A fifth embodiment of the present invention will now be described. By the same method as that of the above-described second embodiment, 69 thin plates were produced. However, in this case, each of 9 thin plates thereof had the length of 50 μm of one side of each square of the imaged pattern through the mask and lens used, and, each of other 9 thin plates thereof had the length of 100 μm of one side of each square of the imaged pattern through the mask and lens used, while the other 51 thin plates were the same as those of the above-mentioned second embodiment.

Then, these 69 thin plates were laminated together in the order of the length of one side of one side of each square of the imaged pattern through the mask and lens used. Then, the thus-obtained laminated plates were heated to 120° C. while a pressure of 2 kg/cm2 was applied thereto uniformly. Thereby, fusion of the laminated plates occurred, and thus, they were bonded together. Thus, an optical device in the third embodiment of the present invention was obtained. This device is referred to as a sample 24.

A sixth embodiment of the present invention will now be described. In this case, embossment is performed on the bottom surface of the above-mentioned sample 24 of the fifth embodiment such that, for each pixel, the end surface is rendered convex, as shown in FIG. 11. In this case, the radius of curvature of the convex shape is 50 μm. The thus-obtained device is referred to as a sample 25.

A seventh embodiment of the present invention will now be described. In this case, embossment is performed on the top surface of the above-mentioned sample 25 of the sixth embodiment such that, for each pixel, the end surface is rendered concave, as shown in FIG. 12A. In this case, the radius of curvature of the concave shape is 100 μm. The thus-obtained device is referred to as a sample 26.

An eighth embodiment of the present invention will now be described. In this case, embossment is performed on the top surface of the above-mentioned sample 25 of the sixth embodiment such that, for each pixel, the end surface is rendered convex, as shown in FIG. 12B. In this case, the radius of curvature of the convex shape is 100 μm. The thus-obtained device is referred to as a sample 27.

For the above-mentioned samples 21 through 27, evaluation was made for {circle around (1)} brightness of a magnified image, {circle around (2)} uniformity of brightness of the magnified image, {circle around (3)} angle of visibility, and {circle around (4)} uniformity of angle of visibility. The result of the evaluation is shown below:

{circle around (2)} {circle around (3)} {circle around (4)}
Uniformity Angle Uniformity
Sample {circle around (1)} in of in Angle of
No. Brightness Brightness Visibility Visibility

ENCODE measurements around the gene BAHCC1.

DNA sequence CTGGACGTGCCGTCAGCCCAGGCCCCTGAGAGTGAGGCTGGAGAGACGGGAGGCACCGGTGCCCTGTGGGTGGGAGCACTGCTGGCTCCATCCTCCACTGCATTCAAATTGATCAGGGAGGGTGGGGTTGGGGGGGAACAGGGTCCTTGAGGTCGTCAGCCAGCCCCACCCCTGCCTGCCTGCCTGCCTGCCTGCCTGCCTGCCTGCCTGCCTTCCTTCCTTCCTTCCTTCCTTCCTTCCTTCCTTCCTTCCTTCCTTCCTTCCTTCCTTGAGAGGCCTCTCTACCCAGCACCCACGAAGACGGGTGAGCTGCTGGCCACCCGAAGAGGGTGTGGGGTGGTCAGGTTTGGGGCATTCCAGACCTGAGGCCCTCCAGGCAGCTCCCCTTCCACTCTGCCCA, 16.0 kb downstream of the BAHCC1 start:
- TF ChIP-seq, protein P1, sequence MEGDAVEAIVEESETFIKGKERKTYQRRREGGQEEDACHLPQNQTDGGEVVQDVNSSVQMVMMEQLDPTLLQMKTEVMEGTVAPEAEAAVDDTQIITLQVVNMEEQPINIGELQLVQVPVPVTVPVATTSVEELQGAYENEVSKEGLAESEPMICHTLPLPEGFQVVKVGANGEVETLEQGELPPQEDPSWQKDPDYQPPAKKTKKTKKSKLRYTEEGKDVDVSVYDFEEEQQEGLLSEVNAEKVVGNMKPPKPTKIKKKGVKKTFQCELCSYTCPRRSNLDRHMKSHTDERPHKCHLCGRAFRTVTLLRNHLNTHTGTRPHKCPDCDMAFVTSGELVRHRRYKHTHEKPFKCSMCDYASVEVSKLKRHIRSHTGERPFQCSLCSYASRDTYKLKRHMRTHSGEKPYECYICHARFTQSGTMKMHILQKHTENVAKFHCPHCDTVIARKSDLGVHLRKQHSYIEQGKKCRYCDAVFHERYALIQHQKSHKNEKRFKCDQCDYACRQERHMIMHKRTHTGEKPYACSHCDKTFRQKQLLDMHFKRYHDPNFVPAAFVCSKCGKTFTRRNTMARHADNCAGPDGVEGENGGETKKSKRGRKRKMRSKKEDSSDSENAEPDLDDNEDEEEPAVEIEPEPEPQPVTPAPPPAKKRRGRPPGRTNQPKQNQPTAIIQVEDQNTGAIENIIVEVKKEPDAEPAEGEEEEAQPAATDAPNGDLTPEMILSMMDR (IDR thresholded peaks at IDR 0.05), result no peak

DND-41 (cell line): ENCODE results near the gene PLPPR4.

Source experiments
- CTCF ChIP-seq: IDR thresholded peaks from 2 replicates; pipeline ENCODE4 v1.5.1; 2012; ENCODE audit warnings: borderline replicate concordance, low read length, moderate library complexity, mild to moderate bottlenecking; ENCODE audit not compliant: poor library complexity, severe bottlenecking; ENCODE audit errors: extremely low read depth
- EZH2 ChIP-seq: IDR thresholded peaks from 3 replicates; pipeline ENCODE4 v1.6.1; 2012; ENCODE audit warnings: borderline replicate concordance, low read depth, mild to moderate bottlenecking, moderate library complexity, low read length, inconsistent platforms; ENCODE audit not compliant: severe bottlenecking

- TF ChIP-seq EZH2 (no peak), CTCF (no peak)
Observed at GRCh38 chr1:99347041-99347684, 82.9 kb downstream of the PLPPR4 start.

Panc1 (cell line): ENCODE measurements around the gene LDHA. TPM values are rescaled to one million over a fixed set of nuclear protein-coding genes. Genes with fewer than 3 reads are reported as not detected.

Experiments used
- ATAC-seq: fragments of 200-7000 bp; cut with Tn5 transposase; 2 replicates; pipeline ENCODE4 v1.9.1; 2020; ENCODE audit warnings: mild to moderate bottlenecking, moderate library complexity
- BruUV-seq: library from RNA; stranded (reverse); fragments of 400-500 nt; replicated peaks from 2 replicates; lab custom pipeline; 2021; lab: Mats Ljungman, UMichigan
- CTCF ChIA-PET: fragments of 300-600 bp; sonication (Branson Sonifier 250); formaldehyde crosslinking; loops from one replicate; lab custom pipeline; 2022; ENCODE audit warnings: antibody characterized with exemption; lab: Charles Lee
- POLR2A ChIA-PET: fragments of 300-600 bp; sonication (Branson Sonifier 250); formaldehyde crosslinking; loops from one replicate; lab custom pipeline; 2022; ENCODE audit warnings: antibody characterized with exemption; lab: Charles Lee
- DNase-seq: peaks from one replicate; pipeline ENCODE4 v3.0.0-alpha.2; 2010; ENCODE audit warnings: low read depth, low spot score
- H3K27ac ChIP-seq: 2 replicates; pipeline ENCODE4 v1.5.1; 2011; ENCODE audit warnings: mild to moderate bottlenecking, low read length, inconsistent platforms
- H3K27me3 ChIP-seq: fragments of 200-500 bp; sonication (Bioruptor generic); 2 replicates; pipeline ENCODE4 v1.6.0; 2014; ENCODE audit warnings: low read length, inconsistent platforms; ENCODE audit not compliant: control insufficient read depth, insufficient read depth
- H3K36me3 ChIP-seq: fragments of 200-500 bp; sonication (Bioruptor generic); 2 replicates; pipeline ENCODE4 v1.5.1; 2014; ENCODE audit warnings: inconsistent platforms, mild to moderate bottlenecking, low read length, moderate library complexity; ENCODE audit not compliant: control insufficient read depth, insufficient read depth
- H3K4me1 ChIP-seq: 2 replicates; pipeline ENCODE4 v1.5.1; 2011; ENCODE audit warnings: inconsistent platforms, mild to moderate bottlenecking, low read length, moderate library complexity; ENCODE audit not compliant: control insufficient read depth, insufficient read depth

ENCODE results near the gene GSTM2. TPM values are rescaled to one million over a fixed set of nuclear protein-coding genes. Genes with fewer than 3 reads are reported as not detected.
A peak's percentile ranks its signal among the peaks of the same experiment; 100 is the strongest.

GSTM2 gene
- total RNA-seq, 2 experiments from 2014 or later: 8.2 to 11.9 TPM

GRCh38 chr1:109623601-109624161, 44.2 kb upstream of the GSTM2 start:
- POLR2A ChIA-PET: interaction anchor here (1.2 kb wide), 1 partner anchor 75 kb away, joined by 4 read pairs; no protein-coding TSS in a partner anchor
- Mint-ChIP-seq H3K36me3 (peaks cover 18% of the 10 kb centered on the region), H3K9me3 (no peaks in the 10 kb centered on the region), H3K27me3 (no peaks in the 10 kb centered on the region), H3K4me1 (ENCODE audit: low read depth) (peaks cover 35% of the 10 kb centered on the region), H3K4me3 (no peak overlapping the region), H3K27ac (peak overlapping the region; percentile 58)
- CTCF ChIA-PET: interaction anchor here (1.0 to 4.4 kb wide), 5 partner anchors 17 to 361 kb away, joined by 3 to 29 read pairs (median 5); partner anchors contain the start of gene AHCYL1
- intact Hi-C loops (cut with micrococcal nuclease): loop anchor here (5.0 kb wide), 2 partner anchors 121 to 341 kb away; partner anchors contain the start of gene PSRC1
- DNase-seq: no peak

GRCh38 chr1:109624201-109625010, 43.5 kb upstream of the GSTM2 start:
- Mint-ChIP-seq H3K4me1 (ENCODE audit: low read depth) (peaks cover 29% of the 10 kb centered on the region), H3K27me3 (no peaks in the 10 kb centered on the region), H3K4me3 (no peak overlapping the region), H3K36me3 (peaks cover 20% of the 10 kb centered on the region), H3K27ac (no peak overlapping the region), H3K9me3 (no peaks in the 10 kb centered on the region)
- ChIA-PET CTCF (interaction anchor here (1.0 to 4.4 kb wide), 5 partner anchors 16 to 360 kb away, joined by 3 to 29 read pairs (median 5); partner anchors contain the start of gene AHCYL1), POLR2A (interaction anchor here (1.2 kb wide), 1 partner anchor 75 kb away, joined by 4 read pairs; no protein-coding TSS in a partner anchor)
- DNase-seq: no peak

21 Δ within Δ within Δ Δ within
radius 60 mm radius 60 mm radius 60 mm
from center: from center: from center:
but × outside but × outside but × outside
from radius from radius from radius
of 60 mm of 60 mm of 60 mm
22 Δ Δ Δ within
radius 60 mm
from center:
but × outside
from radius
of 60 mm
23 Δ within Δ within Δ
radius 60 mm radius 60 mm
from center: from center:
but × outside but × outside
from radius from radius
of 60 mm of 60 mm
24 Δ Δ
25 Δ
26
27

where as the original image to be magnified, an image obtained from projection of an ITE test chart produced on a transparent film by a color viewer was used. Further, ∘, Δ, × of the above table denote the following criteria:

{circle around (1)} Brightness:

∘: (brightness of original image(cd/cm2))/(brightness of magnified image(cd/cm2))·(magnification (area ratio))<2.0;

Δ: 2.0≦(brightness of original image(cd/cm2))/(brightness of magnified image(cd/cm2))·(magnification (area ratio))<3.0; and

Δ: 3.0≦(brightness of original image(cd/cm2))/(brightness of magnified image(cd/cm2))·(magnification (area ratio)).

{circle around (2)} Uniformity in brightness:

∘: variation in brightness of magnified image(cd/cm2) is smaller than ±10%;

×: variation in brightness of magnified image(cd/cm2) is not smaller than ±10% but smaller than ±30%; and

×: variation in brightness of magnified image(cd/cm2) is not smaller than ±30.

{circle around (3)} Angle of visibility:

∘: not less than 90°;

Δ: not less than 30° but less than 90°; and

×; less than 30°.

{circle around (4)} Uniformity in angle of visibility:

∘: variation in center of angle of visibility for pixel: smaller than ±10%;

Δ: variation in center of angle of visibility for pixel: not smaller than ±10% but smaller than ±30%; and

×: variation in center of angle of visibility for pixel: not smaller than ±30%.

In the evaluation, with regard to the sample 21, for brightness of the magnified image, uniformity of the brightness and variation in angle of visibility, outside of the radius 60 millimeter from the center of the optical device, the performance was not satisfactory. This is because, in the range outside of the radius 60 millimeter from the center, in the vicinity of the bottom surface and in the vicinity of the top surface of the optical device, the angle between the normal of the magnification/reduction surfaces and the center-axis line of the high-refractive-index region is large. Thereby, the efficiency in light incidence/entrance from the bottom surface is degraded, and, also, as the center-axis direction of the light exiting from the top surface is greatly inclined from the normal thereof, the uniformity of angle of visibility was also degraded. The measured values of the angle between the normal and the center-axis direction of the high-refractive-index region were approximately 30° for both the vicinity of the bottom surface and vicinity of the top surface at the position 60 millimeters apart from the center of the optical device in the sample 21. Accordingly, it is preferable that the angle between the normal of the plate-like optical device and the center-axis direction of the high-refractive-index region is not larger than 30° for both the vicinity of the bottom surface and vicinity of the top surface.